I have a confession to make: letting my baby cry has been one of the best decisions that I have ever made as a parent. I can now listen to his cries without tensing up, clamping my hands over my ears, or experiencing the very strong desire to curl up in the corner and die. For the first four and a half months of John’s existence, I couldn’t hear his cries without immediately jumping up to soothe him. When he dropped his toy and began to cry while I was doing the dishes, I would drop everything in the sink immediately so that I could return his toy or pick him up. When he got bored with his position on his floor mat and would cry to let me know, I would leave piles of half-folded laundry so that I could change his position or move him to his Bumbo or bouncy seat. I would leave sandwiches half-eaten on their plates if I heard him whimpering in his swing after waking up from a nap. Every day, I left countless projects unfinished because John had cried and I felt that I needed to attend to his needs immediately. And to say that I left projects half-finished would be a huge exaggeration. Half-finished tasks seems to be an inevitable part of motherhood. I was not leaving behind half-finished projects when John cried. I was leaving two bites of sandwich, a single pair of socks in the hamper, a single spoon in the sink. I had been just ten seconds from completing countless tasks, but I felt like I couldn’t leave John crying for those ten seconds- I had to rescue him immediately.
I felt like my value as a mother counted on it. I felt like I wasn’t being a good mother if I left my child to cry for just a minute. I had read countless parenting websites that informed me that newborns only cry when they have a need that they cannot meet on their own, and the speed with which I met those needs shared a direct correlation with the love that I had for my child. I was convinced that John would know if I chose to eat that last bite of sandwich, or fold that last pair of socks, or wash that last spoon before getting him. I was convinced that John would know, and that he would feel abandoned by me as a result. He would think that I didn’t love him. He would somehow be ruined for life if I let him cry for a second longer than absolutely necessary. I was absolutely terrified that I could somehow “break” my baby, causing irreparable damage because of my selfishness.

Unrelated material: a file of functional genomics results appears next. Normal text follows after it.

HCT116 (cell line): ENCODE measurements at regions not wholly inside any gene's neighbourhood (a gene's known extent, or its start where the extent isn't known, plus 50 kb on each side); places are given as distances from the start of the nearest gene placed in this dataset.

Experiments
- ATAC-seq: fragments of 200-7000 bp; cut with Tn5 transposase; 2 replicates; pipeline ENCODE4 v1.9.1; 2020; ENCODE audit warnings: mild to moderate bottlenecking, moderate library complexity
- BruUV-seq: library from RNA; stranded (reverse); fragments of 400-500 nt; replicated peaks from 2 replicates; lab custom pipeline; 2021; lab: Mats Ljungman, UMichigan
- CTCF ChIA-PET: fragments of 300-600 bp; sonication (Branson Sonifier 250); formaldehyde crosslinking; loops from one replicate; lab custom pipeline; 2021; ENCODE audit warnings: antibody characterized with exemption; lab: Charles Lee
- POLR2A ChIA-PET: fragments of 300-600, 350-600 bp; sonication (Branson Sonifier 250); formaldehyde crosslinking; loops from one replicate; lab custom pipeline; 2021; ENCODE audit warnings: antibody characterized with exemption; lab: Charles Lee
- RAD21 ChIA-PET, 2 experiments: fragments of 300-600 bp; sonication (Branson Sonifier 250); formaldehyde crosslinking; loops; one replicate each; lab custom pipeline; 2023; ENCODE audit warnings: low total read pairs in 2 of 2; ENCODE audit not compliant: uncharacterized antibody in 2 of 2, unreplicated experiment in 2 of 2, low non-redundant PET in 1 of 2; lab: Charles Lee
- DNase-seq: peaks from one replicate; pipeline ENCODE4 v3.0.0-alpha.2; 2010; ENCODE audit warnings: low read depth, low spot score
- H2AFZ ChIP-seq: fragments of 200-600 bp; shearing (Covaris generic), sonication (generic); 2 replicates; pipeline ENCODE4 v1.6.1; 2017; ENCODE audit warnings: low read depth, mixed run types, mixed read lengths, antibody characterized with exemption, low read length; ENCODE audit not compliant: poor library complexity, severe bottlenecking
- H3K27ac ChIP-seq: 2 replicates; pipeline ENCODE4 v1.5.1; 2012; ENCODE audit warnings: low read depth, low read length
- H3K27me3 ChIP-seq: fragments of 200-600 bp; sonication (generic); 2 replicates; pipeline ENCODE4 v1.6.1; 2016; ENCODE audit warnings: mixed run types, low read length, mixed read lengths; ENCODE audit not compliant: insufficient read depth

These websites, added to my own anxiety as a new mother, were a recipe for disaster. I was barely able to sleep at night, as I listened for phantom cries on the monitor. During the day, I was constantly anticipating his tears, even when he was happily playing on his mat. Eventually, he would get bored, or tired, or hungry, and I would need to meet his needs as soon as they arose. I ate quickly, showered quickly, answered emails quickly. I did whatever I needed to do quickly to minimize the possibility that I would be in the middle of something important (or just inconvenient to interrupt, like a shower) when he cried. So much of the baby literature seemed to suggest that a delay in meeting a newborn’s needs was akin to child neglect. After reading so much of it, it should come as no surprise that it all made me a tad neurotic.